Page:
“A mousetrap?” Izabela was skeptical.
“On my word of honor,” said Dmitrio. “It was an overgrown flytrap, I think. Definitely big enough to eat mice or even very small birds. I wouldn’t want to go back there in a few years. It might be big enough to eat a person by then.”
“How did it get so big?”
“I suspect the raw aetherium we found had something to do with it. There was probably more stored under the table where the plants were growing. I’m sure there was an irrigation system piping in water from the pool. If the aetherium got wet and the roots broke through their pots, then the plants could very well have been wrapped around them for additional water.”
Izabela regarded him suspiciously. Was he making this up? She finally said, “You are not allowed to have a greenhouse.”
“I promise that if I do build a greenhouse, then I will not store aetherium in it. Fair enough?”
Izabela snorted. “No. You’d probably set some down in there in that absent-minded way you have and forget where you left it. Best not to have a greenhouse at all. So what was in those papers?”
“Notes on the fortresses of other Aether Masters.”
The balloon floated lazily in an easterly direction over red sand and stone piled formations that were inspirations for legends of ancient cities of giants. The ocean shimmered blue to the north, blurring into deep blue sky at the horizon. A winged jackrabbit, commonly called a flitterjack, landed on the railing and twitched her ears. She hopped closer to Dmitrio and tentatively nibbled the paper he was reading. He waved her away and twisted to the side. The flitterjack hopped along the railing behind him and tried for the paper again.
Dmitrio glanced up at Teri. “So it seems. Is she one of yours?”
“No. This one’s feral.” Teri shooed the flitterjack away and sat down next to Dmitrio. “Find anything interesting?”
“This page describes possible entrances into Sareli’s Nest. Here are notes for Ossir’s Aviary.” He shuffled through the papers. “There’s a page here with sketches of various locking mechanisms. I haven’t figured out what the locks are for.”
“Are there notes on all the fortresses?” asked Teri.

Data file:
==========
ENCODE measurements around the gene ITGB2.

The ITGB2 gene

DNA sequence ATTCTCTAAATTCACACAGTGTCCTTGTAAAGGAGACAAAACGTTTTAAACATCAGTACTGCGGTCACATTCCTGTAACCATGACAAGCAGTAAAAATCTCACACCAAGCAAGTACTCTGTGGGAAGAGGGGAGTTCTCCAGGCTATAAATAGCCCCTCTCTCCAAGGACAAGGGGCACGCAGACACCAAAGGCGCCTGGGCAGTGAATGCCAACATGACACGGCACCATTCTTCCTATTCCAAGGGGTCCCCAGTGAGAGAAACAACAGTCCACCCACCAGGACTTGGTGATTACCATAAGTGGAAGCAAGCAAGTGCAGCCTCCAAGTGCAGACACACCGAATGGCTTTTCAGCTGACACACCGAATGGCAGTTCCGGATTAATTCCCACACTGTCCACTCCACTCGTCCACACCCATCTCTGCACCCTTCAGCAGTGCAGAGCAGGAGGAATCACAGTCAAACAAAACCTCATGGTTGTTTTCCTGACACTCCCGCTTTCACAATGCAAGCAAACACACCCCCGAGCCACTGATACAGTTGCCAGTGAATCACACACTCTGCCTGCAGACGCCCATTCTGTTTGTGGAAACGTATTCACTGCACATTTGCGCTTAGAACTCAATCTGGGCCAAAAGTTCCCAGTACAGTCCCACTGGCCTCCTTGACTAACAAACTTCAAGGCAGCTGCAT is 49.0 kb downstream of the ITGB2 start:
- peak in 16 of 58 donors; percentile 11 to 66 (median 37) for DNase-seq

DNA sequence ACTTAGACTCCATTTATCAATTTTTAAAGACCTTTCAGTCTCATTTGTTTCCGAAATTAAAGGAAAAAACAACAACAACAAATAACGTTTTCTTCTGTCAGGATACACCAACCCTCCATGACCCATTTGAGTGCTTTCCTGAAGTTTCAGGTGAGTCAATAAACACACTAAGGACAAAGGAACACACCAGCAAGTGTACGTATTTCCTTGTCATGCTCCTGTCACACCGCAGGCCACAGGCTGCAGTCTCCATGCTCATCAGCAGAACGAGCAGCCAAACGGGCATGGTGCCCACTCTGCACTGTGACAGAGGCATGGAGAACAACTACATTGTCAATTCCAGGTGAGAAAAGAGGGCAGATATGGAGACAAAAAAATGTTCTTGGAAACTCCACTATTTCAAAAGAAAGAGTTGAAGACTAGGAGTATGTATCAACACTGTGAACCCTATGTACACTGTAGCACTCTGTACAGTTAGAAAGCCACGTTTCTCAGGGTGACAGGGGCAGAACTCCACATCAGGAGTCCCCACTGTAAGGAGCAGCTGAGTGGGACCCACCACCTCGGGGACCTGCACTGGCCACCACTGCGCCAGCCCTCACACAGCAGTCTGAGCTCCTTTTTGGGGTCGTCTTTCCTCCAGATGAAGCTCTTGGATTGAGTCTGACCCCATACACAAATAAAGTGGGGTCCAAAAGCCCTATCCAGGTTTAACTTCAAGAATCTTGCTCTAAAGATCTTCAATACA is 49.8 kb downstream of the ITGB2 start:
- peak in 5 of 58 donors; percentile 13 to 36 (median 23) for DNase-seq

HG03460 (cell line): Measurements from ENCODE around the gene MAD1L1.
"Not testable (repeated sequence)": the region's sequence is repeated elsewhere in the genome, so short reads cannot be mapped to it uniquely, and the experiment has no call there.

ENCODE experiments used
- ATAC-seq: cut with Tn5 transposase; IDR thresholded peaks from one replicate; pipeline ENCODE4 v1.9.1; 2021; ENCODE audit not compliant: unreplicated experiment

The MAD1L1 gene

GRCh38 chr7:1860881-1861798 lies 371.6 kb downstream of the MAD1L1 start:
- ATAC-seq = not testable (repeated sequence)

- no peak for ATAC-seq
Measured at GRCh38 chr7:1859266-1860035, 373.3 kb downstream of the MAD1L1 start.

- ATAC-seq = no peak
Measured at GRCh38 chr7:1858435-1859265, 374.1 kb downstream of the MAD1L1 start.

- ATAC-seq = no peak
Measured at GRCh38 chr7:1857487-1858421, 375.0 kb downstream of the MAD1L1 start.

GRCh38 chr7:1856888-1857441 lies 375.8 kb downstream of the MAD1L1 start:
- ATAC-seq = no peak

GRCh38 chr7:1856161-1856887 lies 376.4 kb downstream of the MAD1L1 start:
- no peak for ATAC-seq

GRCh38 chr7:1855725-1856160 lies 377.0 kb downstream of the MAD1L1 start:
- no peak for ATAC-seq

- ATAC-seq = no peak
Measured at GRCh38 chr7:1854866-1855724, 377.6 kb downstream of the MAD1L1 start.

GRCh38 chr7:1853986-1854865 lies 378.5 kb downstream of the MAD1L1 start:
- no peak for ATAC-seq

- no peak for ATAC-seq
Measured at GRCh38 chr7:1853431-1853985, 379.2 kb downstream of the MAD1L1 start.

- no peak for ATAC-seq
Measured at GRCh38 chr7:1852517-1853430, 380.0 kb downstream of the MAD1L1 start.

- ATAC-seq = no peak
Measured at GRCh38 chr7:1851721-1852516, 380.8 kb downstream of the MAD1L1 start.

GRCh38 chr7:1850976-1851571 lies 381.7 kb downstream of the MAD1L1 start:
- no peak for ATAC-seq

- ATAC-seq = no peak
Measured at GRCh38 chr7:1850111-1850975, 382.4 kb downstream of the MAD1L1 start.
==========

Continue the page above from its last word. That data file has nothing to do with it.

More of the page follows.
“No. There is nothing on Marcia’s Peak. Whether that’s because they never existed, they’re lost, or they were taken, I cannot say.”
“And you said that Marta had a fascination with Marcia?”
“True. And we know she was at Erinn’s Folly. It is a reasonable hypothesis that she took any notes about the Peak,” said Dmitrio. He was suddenly very aware of how close Teri was sitting, nearly touching at shoulder, hip, and knee. His face warmed as he focused on straightening the pile of papers. They sat in silence for several heartbeats; an eternity from Dmitrio’s perspective.
Teri sighed. “If I weren’t chasing your sister, I would ask to get to know you better.” He stood abruptly and retreated to the control panel where he fiddled with various adjustments to the furnace.
Dmitrio’s eyes widened at the confession. Mal’s shadow fell across him as he put away the papers. He glanced up at her. “You seem amused,” he observed.
She leaned against the railing facing out to the desert. “Just kiss him and get it over with.”
Dmitrio snorted and joined her. “Easy for you to say. It could turn very awkward later when we finally do catch up with Marta.”
“A problem for another day. At least talk to him.”
“I’ll just point out,” said Dmitrio, “that the last time I took such advice from you, I ended up on a raft in the middle of Cobbler’s Cove for six months.”
“But you enjoyed the company,” she countered. “And had a fine adventure too.”
“Very funny.” He looked over his shoulder. Teri was very definitely working hard at not paying attention to them.
Mal nudged him and whispered, “Go on.”
Dmitrio sauntered over to the control panel and waited for Teri to look up from fussing over the coals. Sunlight glint off the brass fixtures and glass–covered dials. A tiny crack in the glass cover of the altimeter looked like it would soon spread.
“Need something?” Teri finally asked as he poked at the coals.
“Marta has always had a talent for complicating my life. It is most frustrating.” Dmitrio absently traced the crack in the glass with a fingertip, guessing the possible path it would take.
“I can imagine.” Teri closed the furnace door and stood, wiping the soot from his hands with a rag. “The glass cracked when a flitterbun carrying a message for me decided to land on it. I suspect the message tube caught it just right.”
“Ah. My younger sister is a glass worker. She might be able to repair it,” said Dmitrio. He noticed the smug on Teri’s cheek and resisted reaching over to wipe it off. Instead, he vaguely gestured at his own cheek. “You’ve got a smudge…” Their eyes met.
“Thanks.” Teri wiped it away absently.
“My point was that I would enjoy becoming better acquainted with you as well. Marta be damned,” Dmitrio said in a rush of words. He held his breath, uncertain now that the words were out.
“She might well be,” Teri said levelly.
Dmitrio forced himself to relax and breathe. “We’ll find a path around that mountain when we get to it.”
Teri folded the rag and put it in a small bin on the upper right corner of the panel. He scanned the gauges. When Teri finally made eye contact, he smiled warmly and asked, “That’s quite a workshop you have. What exactly do you do in there?”
copyright 2015, all rights reserved, Kimberley Long-Ewing